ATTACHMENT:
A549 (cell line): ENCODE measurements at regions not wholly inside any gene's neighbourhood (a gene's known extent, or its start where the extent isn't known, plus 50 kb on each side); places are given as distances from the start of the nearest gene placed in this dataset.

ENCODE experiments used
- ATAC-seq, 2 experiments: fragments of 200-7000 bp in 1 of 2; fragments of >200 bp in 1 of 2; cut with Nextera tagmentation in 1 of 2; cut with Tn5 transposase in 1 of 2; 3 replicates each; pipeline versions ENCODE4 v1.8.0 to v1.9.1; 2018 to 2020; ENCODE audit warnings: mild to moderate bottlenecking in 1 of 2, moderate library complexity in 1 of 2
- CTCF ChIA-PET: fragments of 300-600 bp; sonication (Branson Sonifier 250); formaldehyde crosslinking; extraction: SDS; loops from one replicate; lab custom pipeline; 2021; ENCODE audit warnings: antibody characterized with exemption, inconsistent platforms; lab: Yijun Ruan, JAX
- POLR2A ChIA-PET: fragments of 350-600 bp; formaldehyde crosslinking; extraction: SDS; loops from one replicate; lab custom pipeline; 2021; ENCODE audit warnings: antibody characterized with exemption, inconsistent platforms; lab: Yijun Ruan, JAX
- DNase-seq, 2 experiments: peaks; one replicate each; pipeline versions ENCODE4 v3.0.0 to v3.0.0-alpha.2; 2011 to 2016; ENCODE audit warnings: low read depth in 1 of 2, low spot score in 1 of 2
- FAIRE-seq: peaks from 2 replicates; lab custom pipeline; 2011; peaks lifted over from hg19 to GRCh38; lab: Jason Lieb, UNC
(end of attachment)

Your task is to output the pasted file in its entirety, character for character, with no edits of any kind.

A549 (cell line): ENCODE measurements at regions not wholly inside any gene's neighbourhood (a gene's known extent, or its start where the extent isn't known, plus 50 kb on each side); places are given as distances from the start of the nearest gene placed in this dataset.

ENCODE experiments used
- ATAC-seq, 2 experiments: fragments of 200-7000 bp in 1 of 2; fragments of >200 bp in 1 of 2; cut with Nextera tagmentation in 1 of 2; cut with Tn5 transposase in 1 of 2; 3 replicates each; pipeline versions ENCODE4 v1.8.0 to v1.9.1; 2018 to 2020; ENCODE audit warnings: mild to moderate bottlenecking in 1 of 2, moderate library complexity in 1 of 2
- CTCF ChIA-PET: fragments of 300-600 bp; sonication (Branson Sonifier 250); formaldehyde crosslinking; extraction: SDS; loops from one replicate; lab custom pipeline; 2021; ENCODE audit warnings: antibody characterized with exemption, inconsistent platforms; lab: Yijun Ruan, JAX
- POLR2A ChIA-PET: fragments of 350-600 bp; formaldehyde crosslinking; extraction: SDS; loops from one replicate; lab custom pipeline; 2021; ENCODE audit warnings: antibody characterized with exemption, inconsistent platforms; lab: Yijun Ruan, JAX
- DNase-seq, 2 experiments: peaks; one replicate each; pipeline versions ENCODE4 v3.0.0 to v3.0.0-alpha.2; 2011 to 2016; ENCODE audit warnings: low read depth in 1 of 2, low spot score in 1 of 2
- FAIRE-seq: peaks from 2 replicates; lab custom pipeline; 2011; peaks lifted over from hg19 to GRCh38; lab: Jason Lieb, UNC